High Leverage Practices and Specially Designed Instruction: Powerful Means to Address Students’ Learning Needs and Ensure Positive Academic Outcomes

Patricia, a 24-year veteran teacher with secondary co-teaching experience in English 9 and Earth Science, poses the following question:

“How do we, my co-teacher and I, deliver a standards-based curriculum in a manner that is accessible and effective for ALL our students including those with disabilities?” [Read more…]

Backward Design: An Alternative to Grade-Level Retention for Students With Disabilities and Other Struggling Learners

Adam is six years old. Six months into his kindergarten year, Adam’s teachers and administrators are concerned. He is not demonstrating growth toward meeting the state and national benchmarks for kindergarten, and he struggles with even the most basic reading, math, expressive language, and social skills. He also appears not to have the basic prerequisite skills for kindergarten, such as attending, following simple directions, and getting along with peers. He cries frequently and states, “I hate school! I am STUPID!” [Read more…]

Reading Resource Guide

As announced in our last edition of Link Lines, we have new products to help newsletter readers find valuable educational resources related to topics including student engagement, classroom management, and co-teaching.  We have compiled current online resources, arranged them by media type, highlighted the five we found most helpful to practitioners, and identified those that are family-friendly.  View the Reading Resource Guide, compiled by Christine Peterson.  We will share additional guides in the 2017-18 editions of Link Lines.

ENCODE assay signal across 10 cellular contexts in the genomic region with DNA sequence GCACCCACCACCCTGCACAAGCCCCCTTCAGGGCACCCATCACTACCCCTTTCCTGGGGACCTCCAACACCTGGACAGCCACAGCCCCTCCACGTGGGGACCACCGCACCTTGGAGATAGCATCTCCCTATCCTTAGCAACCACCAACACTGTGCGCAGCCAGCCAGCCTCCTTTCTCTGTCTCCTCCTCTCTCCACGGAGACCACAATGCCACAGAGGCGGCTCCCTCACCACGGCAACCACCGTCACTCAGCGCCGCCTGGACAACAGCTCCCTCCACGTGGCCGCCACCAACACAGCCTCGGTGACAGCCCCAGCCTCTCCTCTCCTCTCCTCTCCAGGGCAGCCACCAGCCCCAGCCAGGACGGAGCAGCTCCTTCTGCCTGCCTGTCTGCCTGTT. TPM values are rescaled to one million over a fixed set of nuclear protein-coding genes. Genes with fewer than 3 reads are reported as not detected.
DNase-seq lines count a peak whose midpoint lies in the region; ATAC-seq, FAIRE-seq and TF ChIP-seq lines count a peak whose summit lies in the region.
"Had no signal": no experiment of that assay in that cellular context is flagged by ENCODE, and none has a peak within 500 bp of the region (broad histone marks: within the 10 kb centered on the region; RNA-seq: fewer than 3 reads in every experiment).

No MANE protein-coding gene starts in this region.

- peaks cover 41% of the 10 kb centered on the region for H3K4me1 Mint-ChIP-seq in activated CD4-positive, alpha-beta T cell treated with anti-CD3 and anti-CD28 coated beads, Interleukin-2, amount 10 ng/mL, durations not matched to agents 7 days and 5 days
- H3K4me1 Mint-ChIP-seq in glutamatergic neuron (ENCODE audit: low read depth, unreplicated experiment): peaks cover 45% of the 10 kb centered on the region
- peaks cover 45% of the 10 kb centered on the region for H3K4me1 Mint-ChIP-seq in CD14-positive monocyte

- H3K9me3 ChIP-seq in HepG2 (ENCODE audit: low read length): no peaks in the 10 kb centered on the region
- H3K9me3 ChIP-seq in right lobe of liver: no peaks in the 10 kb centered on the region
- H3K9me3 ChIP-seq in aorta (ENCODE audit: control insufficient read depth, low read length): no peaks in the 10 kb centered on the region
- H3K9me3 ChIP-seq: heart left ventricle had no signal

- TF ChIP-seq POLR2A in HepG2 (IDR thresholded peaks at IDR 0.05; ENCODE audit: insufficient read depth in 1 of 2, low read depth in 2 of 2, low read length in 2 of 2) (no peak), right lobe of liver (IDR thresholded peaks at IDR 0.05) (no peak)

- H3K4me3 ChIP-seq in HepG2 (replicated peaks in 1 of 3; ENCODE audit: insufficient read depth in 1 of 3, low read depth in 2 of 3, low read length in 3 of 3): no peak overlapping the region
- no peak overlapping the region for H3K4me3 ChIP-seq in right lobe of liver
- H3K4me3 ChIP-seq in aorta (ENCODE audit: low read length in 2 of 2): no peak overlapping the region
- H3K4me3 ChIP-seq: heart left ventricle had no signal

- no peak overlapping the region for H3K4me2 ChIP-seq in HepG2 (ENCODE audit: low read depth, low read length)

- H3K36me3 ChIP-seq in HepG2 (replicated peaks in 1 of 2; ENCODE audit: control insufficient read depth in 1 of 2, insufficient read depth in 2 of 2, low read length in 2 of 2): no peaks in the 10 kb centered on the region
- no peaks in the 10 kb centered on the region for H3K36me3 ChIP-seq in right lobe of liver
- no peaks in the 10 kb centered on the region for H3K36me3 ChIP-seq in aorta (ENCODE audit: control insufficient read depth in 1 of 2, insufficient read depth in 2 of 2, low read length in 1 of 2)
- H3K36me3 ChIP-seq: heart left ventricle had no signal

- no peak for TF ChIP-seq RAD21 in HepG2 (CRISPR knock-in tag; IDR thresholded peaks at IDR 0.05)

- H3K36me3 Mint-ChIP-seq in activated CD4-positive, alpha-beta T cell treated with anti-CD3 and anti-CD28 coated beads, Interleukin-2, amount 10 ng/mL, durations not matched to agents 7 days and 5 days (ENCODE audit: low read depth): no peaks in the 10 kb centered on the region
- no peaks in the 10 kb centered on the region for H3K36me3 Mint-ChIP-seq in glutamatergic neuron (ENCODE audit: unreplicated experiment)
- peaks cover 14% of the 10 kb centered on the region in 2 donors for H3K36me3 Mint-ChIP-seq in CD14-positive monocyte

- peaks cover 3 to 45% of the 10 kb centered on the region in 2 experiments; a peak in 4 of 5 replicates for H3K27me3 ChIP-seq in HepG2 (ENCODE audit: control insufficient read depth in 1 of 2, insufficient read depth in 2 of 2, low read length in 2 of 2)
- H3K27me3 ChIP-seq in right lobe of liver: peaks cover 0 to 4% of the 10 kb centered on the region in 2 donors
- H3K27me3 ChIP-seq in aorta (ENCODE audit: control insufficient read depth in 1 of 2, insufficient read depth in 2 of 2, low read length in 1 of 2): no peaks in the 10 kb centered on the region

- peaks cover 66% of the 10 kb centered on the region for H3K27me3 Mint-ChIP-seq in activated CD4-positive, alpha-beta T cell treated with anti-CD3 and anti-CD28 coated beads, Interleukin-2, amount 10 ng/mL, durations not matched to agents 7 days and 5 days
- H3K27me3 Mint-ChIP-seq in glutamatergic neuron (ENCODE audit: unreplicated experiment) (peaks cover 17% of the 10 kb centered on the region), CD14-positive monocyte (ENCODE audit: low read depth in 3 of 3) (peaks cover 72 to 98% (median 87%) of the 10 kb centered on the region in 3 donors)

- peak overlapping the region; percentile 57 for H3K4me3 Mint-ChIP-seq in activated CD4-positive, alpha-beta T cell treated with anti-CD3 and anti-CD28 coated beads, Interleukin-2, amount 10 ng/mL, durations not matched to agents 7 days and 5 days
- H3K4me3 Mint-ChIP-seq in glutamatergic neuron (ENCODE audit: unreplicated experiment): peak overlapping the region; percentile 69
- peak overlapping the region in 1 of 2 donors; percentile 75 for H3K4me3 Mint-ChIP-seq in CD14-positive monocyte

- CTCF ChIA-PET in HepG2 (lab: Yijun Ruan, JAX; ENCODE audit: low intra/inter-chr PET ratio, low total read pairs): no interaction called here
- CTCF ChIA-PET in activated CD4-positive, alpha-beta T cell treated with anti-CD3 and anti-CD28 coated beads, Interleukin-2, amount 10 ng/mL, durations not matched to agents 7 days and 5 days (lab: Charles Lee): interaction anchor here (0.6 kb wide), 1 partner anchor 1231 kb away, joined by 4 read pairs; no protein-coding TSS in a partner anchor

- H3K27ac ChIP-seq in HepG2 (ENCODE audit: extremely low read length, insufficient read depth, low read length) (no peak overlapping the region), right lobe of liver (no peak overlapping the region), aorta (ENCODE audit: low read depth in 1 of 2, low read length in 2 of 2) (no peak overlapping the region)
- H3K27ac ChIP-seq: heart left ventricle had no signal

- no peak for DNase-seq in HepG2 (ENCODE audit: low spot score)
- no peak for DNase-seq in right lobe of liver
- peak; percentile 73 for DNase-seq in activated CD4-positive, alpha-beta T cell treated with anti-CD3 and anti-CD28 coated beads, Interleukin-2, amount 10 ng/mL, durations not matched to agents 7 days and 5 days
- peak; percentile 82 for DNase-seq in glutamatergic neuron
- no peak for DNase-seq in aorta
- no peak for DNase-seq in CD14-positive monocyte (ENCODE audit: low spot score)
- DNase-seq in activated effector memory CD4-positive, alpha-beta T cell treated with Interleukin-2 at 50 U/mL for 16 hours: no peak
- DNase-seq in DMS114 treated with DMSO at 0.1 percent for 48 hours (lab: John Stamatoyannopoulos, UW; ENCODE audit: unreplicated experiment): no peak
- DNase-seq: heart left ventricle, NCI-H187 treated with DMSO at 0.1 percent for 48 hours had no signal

Feedback – Teacher to Student

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Amy is nine years old and receives special education services as a student with a Specific Learning Disability. After receiving her first graded assignment from her teacher, Ms. Smith, Amy was devastated. On the first day of school, Ms. Smith instructed the class to write a paragraph about their summer vacation. Amy was enthusiastic to write about her family’s trip to Disneyland. Despite her challenges with writing, Amy worked hard to begin each sentence with a capital letter and end with a period. She paid careful attention to the writing skills she had learned the previous school year. She capitalized proper nouns, sounded out words for spelling, and wrote neatly between the guide lines. Amy was proud as she turned in her essay and anxiously anticipated her writing conference with Ms. Smith. [Read more…]

Creating Synergy: Lesson Design in a Co-Taught Classroom

By Christine Peterson, M.Ed., and Lee Anne Sulzberger, M.Ed.
In recent years, co-teaching has become a popular service delivery model for meeting the needs of students with disabilities. Co-taught lessons must be carefully planned with the curriculum and student needs in mind. As such, co-teachers are accountable for designing and delivering specially designed instruction and providing opportunities for students to reach their Individualized Education Program (IEP) goals within the general education classroom. When designing instruction, partners collaboratively make decisions about grouping students for instructional activities, the co-teaching approaches to use within a lesson, teacher roles and responsibilities during instruction,and methods for student progress monitoring (Friend, 2014).

[Read more…]